Gypsy Tea Kettle, New York 1949
The Gypsy Tea Kettle opened in New York City in 1930 as a place for housewives, shop girls and ladies of leisure to pause from work or shopping, buy a sandwich and a cup of tea and find out what the future held by having their tea leaves read.
“Famous astrological palmists” were in attendance daily to amaze customers with scientific reading on success, health and happiness,” according to the blurb inside this menu.
Tea-cup readings were gratis since fortune-telling was illegal at the time. However, food prices were bumped up to include the 25c cost of a reading and tips were also encouraged.
The clampdown by police on “establishments of occult nomenclature,” had been going on for some time and female police officers regularly went undercover to catch people who read tea-cups and palms or who gazed into crystal balls for money.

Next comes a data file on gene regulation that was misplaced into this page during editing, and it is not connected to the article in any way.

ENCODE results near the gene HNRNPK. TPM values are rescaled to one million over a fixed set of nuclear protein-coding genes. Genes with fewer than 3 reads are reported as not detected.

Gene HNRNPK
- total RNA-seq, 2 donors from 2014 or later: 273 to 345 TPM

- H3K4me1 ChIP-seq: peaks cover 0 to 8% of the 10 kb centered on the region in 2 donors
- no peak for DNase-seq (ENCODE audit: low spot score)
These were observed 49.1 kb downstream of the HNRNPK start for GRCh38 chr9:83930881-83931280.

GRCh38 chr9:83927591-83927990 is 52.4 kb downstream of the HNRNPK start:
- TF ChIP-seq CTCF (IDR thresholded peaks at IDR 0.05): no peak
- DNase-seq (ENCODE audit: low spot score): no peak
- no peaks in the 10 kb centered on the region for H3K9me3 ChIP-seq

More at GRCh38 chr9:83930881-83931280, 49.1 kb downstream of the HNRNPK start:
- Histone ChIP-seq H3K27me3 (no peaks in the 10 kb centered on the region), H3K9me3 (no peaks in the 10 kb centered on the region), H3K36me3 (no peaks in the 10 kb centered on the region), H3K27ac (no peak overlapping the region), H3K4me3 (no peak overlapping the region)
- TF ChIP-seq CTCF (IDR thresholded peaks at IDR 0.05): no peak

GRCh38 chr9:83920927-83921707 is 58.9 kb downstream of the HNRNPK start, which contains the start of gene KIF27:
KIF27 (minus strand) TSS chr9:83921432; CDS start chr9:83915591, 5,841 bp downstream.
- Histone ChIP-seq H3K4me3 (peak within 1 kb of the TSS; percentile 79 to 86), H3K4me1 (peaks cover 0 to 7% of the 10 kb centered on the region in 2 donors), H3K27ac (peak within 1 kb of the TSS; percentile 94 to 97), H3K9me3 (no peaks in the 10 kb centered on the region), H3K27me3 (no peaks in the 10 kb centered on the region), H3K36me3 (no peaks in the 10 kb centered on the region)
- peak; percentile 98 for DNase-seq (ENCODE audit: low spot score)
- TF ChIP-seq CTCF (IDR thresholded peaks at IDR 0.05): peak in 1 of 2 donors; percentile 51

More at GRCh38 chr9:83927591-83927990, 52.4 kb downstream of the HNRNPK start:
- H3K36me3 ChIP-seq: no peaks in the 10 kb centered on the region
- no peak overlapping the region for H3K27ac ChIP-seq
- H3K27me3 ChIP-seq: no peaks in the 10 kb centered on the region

The New York Times alleged the crackdown was because the trend was prompting a “wave of melancholia” among women who were frightened by the prophecies. Another theory is that the purge on fortune tellers, who were mostly of Romany heritage, was racially motivated.
Despite the crackdown, tea reading parlours remained popular. Female customers said it brought excitement into their lives to hear that unexpected money was on its way or that a tall, dark handsome man would cross their path.
In 1935 a romantic song called In a Little Gypsy Tea Room by bandleader Bob Crosby and his orchestra fueled the craze even more and tea-reading parlours flourished across the US, including multiple locations in Los Angeles.(You can still hear the hit ballad if you put the song title into a Google search.)
By 1949, the date on this menu, police raids had been abandoned in favor of other crime-fighting missions and the Gypsy Tea Kettle had expanded to two other branches in New York. The last one closed in the 1990s.
Courtesy Private Collection.
Each print is accompanied by a copy of the interior menu or cover.